Pacific Stargazer, Astroscopus zephyreus: The Pacific Stargazer is the sole member of the Astroscopus Genus, given its own genus due to the presence of electric organs that are capable of delivering electrical shocks of up to 50 volts.
The Pacific Stargazer has a large robust fully-scaled body with a very large flat head and small eyes on top. Overall the upper half of the head and body are gray-brown and covered with small white spots. The lower half is white. The caudal fin of the Pacific Stargazer has white stripes and the pectoral fins are enormous
In general, the fins are dark grey or black in color. The first dorsal fin has four spines and one ray and the second dorsal fin has a dark tip and twelve rays.
This fish species might be confused with the Smooth Stargazer, Kathetostoma averruncus (large eyes, first dorsal fin has no spines, large white spots on the body, caudal and dorsal fins).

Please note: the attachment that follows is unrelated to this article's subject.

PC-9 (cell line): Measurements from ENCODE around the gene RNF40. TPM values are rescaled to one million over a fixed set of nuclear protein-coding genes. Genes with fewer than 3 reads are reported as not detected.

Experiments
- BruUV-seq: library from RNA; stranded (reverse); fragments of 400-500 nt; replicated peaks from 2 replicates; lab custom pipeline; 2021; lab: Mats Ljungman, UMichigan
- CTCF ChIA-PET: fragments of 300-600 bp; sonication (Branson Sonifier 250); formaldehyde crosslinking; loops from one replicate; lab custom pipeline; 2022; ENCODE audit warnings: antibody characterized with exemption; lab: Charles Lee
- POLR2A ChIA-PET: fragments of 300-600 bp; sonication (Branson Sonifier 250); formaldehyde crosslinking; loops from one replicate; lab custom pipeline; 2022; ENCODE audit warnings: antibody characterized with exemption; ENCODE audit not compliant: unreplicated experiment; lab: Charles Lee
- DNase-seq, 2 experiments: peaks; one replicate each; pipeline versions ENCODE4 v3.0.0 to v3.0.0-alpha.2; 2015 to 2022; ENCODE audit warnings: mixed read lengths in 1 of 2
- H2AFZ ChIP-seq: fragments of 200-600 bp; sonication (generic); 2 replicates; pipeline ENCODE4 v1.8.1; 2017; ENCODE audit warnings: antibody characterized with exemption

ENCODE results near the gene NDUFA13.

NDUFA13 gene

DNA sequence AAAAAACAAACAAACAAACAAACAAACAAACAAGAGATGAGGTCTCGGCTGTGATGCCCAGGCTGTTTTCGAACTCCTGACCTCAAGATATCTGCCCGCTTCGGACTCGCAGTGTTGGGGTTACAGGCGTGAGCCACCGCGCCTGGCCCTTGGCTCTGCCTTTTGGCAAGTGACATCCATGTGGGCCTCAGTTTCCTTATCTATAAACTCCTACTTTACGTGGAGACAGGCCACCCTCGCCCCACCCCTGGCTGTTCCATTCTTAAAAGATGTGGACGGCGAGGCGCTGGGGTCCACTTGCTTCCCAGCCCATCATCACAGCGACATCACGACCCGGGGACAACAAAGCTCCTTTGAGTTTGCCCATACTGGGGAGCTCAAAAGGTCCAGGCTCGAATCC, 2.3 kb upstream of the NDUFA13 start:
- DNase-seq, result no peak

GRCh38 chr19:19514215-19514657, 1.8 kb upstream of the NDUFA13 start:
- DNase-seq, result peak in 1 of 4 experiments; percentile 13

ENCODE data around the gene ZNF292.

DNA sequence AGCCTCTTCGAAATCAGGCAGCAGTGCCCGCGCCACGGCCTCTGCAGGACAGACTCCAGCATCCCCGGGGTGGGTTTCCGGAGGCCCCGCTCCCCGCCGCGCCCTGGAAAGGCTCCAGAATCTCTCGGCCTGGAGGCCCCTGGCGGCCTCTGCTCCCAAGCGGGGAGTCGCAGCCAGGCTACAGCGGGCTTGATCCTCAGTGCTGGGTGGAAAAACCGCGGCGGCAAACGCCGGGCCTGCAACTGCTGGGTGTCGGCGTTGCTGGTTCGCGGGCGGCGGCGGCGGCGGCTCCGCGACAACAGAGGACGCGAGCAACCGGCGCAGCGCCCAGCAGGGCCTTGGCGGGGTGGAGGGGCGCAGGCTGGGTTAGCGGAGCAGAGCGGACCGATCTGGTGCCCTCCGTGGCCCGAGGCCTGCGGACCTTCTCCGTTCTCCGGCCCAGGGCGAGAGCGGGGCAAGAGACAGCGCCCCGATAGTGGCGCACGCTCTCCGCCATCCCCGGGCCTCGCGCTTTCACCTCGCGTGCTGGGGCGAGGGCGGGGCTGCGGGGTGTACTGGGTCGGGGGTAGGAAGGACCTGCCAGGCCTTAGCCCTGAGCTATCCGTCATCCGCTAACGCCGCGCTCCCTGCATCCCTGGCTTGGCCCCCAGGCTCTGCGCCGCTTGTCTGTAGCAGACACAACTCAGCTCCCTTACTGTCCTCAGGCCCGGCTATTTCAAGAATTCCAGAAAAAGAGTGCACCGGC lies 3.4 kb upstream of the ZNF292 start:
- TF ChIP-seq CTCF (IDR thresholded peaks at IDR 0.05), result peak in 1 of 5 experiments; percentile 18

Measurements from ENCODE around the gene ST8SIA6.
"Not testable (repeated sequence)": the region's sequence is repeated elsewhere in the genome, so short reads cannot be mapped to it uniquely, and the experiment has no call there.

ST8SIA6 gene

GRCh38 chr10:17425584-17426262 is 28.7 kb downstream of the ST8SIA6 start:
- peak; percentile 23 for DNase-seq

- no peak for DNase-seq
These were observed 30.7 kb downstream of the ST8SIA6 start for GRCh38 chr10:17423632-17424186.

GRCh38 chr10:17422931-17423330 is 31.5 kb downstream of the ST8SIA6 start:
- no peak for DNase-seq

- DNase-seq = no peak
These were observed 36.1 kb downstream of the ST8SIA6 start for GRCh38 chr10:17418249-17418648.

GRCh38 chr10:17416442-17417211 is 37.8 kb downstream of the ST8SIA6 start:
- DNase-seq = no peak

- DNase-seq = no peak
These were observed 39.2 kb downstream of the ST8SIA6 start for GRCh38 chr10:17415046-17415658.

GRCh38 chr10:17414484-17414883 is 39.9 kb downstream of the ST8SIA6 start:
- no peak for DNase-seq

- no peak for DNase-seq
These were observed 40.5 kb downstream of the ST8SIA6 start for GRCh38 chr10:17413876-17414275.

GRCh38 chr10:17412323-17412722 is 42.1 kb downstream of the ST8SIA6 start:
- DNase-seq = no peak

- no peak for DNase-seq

The maximum length for the Pacific Stargazer is reported to be 52 cm (20.5 inches) but we have collected a fish that was 55 cm (21.7 inches) which is pictured below establishing a new limit for this species.
It is normally found in sandy beach areas in the first 50 to 1,200 feet of the water column.
In Mexican fishing waters , the Pacific Stargazer is found in all coastal waters, however, it appears to be absent from around the oceanic islands.
Caution! The Pacific Stargazer has a pair of large poisonous spines, with a venom gland at the base, located immediately above the pectoral fin and behind the gill cover. Venom from this fish has been reported to cause death in humans and therefore it should not be handled.
The Pacific Stargazer is a member of the Uranoscopidae Family which is limited to stargazers. The stargazers have robust bodies, small eyes on top of a flattened head, two dorsal fins that are close together, the first of which has four spines, an upturned mouth, and a protruding, tubular lower jaw. Stargazers are seldom seen by humans as they are “lie-in-wait” predators spending the majority of their time buried in sand with only the eyes, snout, and mouth exposed, attacking small fish and invertebrates that come within range. Globally, there are fifty different known stargazers in eight genera.